What to expect from Cal football’s offense in 2020

Cal Football
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At the risk of sounding like a broken record, let’s just say that Cal didn’t reach its offensive potential in 2019. There’s really nothing more to say about a group that ranked dead last in the Pac-12 in almost every significant offensive category, and it may be best if the past is left in the past.

There’s a lot to look forward to for Cal fans, and the stellar play of Chase Garbers along with the emergence of Makai Polk and Christopher Brown Jr. give Cal’s offense hope. These up-and-coming stars, along with another solid recruiting class by Justin Wilcox and company, point toward the emergence of a talented offense poised to make a splash in the Pac-12 North. But it’s not about talent for the Bears — it’s about finding an offensive coordinator who can consistently execute a game plan that will put the team in the best position to win week in and week out. So, without further ado, let’s meet the man of the hour: Cal’s new offensive coordinator, Bill Musgrave.

For those who are unfamiliar with him, Musgrave is a former offensive coordinator for the Broncos, Raiders and Vikings, among other teams, and his long tenure in the NFL speaks volumes toward the effectiveness of his system. Musgrave has traditionally employed a number of “West Coast” concepts in his passing game, as well as an emphasis on zone run schemes. Knowing this gives the avid Cal fan two questions: What is the West Coast offense, and how will it help the Bears in 2020?

The good news is that the West Coast offense is relatively easy to define but fairly difficult to defend. West Coast offenses predicate themselves on more plays with the quarterback under center and emphasize precise horizontal movement and ball-control offense. In the passing game, play-callers, and Musgrave in particular, call timing and rhythm passing plays that have high percentage completion rates, such as slants, hitches and the like.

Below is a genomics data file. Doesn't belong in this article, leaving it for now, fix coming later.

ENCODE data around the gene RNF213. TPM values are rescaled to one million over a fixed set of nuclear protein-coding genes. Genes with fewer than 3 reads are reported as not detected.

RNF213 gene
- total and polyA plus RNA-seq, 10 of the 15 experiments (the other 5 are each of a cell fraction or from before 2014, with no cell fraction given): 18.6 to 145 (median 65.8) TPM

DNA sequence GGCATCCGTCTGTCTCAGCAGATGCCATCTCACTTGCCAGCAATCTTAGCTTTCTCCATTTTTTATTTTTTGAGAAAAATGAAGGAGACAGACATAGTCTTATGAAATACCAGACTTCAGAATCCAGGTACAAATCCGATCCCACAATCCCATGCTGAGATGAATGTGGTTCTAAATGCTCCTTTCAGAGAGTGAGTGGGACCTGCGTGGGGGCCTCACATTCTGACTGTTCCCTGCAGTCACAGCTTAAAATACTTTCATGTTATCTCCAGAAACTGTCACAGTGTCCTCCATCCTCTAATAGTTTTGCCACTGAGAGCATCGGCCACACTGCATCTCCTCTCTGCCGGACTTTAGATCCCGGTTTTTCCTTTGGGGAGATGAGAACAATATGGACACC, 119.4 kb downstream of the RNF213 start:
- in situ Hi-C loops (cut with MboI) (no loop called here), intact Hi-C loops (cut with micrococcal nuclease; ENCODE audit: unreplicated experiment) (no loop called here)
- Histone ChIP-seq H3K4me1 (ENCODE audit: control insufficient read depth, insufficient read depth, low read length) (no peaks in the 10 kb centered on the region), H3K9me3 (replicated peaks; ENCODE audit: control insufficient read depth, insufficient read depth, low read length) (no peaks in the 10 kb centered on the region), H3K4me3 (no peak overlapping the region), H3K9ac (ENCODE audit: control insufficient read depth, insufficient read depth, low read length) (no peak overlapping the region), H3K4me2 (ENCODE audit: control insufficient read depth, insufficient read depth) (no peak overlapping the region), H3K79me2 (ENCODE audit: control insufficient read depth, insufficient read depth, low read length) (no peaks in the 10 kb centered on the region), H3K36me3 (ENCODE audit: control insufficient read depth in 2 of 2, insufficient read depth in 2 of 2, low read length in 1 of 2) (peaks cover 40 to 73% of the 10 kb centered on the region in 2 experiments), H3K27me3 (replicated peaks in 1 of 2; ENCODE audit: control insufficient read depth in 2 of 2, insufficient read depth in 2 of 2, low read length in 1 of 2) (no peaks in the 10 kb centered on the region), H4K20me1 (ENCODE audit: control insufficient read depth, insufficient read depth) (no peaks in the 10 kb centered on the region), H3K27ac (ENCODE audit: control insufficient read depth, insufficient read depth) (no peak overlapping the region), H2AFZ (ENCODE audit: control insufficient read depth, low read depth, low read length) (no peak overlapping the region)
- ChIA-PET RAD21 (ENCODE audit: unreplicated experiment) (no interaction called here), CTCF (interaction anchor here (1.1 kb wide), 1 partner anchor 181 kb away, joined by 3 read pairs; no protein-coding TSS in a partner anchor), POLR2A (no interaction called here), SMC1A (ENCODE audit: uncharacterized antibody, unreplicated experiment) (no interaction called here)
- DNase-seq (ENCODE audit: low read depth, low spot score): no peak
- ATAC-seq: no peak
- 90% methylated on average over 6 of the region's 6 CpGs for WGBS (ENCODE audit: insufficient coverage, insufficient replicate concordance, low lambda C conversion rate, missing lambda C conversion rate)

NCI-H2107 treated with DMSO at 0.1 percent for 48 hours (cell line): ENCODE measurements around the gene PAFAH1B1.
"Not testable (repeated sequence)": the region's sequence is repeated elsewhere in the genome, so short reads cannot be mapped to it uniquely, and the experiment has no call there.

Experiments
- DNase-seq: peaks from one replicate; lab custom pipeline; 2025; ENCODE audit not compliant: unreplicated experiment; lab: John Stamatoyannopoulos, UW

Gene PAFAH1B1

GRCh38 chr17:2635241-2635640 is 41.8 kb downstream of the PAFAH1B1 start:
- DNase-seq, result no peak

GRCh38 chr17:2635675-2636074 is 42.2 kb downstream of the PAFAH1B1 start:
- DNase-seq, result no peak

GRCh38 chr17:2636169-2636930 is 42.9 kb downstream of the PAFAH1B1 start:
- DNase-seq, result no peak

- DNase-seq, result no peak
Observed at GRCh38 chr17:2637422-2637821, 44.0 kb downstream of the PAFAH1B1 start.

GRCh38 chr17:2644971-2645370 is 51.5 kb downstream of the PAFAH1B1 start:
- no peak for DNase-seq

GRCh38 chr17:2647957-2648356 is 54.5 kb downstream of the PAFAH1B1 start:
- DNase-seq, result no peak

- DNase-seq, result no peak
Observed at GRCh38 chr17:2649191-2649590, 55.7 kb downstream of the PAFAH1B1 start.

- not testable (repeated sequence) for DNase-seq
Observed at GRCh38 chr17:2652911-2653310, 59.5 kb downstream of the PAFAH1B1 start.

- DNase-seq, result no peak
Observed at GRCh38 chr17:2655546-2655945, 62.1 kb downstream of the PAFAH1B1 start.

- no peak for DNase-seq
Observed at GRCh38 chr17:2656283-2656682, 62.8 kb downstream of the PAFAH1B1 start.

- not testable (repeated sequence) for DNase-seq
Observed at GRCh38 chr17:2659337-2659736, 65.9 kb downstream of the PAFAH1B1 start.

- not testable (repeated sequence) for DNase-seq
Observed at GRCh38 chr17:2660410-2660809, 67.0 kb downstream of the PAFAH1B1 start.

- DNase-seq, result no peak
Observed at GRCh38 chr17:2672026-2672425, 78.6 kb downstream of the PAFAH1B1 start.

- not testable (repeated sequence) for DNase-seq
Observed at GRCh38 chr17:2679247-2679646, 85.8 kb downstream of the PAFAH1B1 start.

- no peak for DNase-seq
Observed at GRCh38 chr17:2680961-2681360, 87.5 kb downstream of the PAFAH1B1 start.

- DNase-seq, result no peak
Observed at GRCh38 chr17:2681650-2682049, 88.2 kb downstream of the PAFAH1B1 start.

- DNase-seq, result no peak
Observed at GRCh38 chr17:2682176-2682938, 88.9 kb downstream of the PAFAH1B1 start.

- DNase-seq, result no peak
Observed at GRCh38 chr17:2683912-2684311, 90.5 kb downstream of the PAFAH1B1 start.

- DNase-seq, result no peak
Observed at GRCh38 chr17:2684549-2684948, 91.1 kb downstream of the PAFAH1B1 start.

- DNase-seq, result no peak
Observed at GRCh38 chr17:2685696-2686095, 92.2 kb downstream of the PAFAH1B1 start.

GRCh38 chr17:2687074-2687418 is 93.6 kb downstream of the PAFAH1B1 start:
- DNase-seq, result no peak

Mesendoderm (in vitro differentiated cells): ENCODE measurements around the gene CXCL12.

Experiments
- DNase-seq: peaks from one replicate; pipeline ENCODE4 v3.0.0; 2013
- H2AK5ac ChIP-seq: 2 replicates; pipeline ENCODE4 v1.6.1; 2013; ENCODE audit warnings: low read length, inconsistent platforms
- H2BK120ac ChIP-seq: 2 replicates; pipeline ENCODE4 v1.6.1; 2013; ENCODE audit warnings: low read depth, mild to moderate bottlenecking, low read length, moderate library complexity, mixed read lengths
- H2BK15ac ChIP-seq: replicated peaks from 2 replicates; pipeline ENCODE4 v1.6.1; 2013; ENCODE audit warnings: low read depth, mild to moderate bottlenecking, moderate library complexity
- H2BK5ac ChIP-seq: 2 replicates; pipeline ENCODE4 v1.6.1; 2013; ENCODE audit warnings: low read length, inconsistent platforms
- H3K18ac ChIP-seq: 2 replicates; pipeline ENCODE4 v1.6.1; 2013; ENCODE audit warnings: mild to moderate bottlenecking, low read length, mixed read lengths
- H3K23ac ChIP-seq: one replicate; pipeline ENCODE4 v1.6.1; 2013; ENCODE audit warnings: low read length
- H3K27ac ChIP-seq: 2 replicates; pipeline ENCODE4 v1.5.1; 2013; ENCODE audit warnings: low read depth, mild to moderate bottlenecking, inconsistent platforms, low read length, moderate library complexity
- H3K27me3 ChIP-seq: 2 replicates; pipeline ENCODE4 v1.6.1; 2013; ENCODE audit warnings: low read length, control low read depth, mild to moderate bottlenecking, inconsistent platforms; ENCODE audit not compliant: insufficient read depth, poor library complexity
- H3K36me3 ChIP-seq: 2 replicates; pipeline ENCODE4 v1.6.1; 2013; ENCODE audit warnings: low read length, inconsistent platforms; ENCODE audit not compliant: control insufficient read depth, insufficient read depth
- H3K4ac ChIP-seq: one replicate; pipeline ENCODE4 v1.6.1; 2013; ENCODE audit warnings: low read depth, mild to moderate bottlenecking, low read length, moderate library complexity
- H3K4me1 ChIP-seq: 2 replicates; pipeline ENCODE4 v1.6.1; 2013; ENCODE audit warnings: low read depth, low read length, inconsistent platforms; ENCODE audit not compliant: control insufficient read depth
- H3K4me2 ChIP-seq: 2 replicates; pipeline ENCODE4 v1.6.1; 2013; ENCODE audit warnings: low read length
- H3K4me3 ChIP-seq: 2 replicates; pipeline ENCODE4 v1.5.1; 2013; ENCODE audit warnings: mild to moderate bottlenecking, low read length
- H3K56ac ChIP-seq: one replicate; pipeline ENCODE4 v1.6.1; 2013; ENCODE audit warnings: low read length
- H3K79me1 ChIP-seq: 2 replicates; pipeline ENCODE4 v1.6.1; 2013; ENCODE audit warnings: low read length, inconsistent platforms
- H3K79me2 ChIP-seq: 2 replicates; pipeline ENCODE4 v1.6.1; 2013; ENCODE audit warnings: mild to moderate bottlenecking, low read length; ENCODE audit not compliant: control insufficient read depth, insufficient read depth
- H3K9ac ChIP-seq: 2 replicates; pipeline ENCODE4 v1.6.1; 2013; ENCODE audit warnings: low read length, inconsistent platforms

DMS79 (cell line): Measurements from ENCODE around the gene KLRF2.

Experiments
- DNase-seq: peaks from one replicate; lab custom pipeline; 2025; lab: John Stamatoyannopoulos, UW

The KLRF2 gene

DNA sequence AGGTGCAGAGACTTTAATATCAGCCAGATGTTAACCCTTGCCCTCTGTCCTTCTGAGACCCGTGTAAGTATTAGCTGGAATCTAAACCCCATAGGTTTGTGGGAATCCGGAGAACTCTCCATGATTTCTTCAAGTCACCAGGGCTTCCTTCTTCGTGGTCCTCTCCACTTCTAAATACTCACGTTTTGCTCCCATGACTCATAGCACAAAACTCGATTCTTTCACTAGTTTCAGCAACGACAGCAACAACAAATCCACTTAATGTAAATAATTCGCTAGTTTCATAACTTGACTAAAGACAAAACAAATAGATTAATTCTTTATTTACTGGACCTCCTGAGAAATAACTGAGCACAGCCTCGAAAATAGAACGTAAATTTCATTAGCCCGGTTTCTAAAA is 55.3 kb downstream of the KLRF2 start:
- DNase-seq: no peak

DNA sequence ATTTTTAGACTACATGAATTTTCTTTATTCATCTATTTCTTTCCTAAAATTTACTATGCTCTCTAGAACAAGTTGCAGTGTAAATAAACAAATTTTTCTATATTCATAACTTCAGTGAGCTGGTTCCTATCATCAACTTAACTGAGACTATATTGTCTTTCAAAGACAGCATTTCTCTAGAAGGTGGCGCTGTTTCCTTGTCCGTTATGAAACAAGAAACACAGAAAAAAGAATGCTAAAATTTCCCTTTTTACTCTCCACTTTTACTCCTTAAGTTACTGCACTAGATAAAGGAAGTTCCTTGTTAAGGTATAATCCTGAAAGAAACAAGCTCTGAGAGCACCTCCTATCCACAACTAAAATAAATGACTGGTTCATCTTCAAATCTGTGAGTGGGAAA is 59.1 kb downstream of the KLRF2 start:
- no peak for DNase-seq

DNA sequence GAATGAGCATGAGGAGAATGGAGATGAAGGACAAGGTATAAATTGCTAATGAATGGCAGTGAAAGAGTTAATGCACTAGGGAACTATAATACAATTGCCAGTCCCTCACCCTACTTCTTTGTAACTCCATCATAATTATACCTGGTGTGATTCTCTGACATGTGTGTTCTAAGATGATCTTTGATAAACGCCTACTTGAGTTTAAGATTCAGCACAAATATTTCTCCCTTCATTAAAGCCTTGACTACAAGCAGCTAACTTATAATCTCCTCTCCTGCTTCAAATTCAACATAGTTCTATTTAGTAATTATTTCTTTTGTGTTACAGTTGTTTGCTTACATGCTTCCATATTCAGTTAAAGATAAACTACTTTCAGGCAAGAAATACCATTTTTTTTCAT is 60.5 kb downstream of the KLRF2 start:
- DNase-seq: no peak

With QBs making quick progression reads, it allows receivers to catch the ball in plenty of space, creating opportunities for incredibly athletic players such as Nikko Remigio in the slot and Polk on the outside to get easy receptions and create yards after the catch for big gains.

With such action, Cal intends to make itself an absolute nightmare for defenses on a play-by-play basis, as all that precision passing and space will ensure that someone is always open. On top of that, there are a lot of players who can make opponents pay for lapses in coverage on this Cal team.

Additionally, West Coast offenses utilize both the fullback and tight end much more than other “spread” offenses, and these versatile players create matchup problems for the defense. Musgrave adheres to this philosophy, and about 18% of all receiving yards and 24% of receptions come courtesy of the tight end position. With the late-season emergence of Jake Tonges, the tight end spot looks like it will continue to be relevant in Musgrave’s offense.

Now, let’s move on to the running game, where the Bears saw most of their offensive triumphs in 2019. Musgrave has a long, long history of success in the running department as well. Utilizing a “zone” style of run blocking, Musgrave allows the running back to pick a hole in a zone that the offensive line creates by moving as a cohesive unit in one direction. Giving the running back the option to choose which lane they run through creates even more space on offense and provides the offense flexibility and the ability to adapt to whatever the defense shows them.

Musgrave also mixes in power and counter running schemes, along with a heavy dose of under-center play-action passing. Over the last four years of his coaching, Musgrave’s running backs have averaged more than 4.6 yards per carry in the NFL, with former Colorado standout Phillip Lindsay reaching 5.1 yards per carry and making the Pro Bowl. To add on to that, remember when Adrian Peterson ran for more than 2,000 yards in a season? Musgrave was his offensive coordinator. Now combine Musgrave’s running schemes and NFL success with Brown’s 7.5 yards per carry in 2019, and you have a running offense that should absolutely terrify opposing defenses.

Cal fans have a lot to look forward to this season, and the avid viewer should look for all that aforementioned space and precision in the offense as the season progresses. Musgrave brings a new offensive philosophy to this Cal team and looks poised to have the first offensive identity since Sonny Dykes and his Air Raid offense. Under Musgrave’s guidance, Garbers and the entire offense should be able to make significant strides toward the excellence they are so clearly capable of.

Jesse Stewart is a sports staff writer. Contact him at [email protected].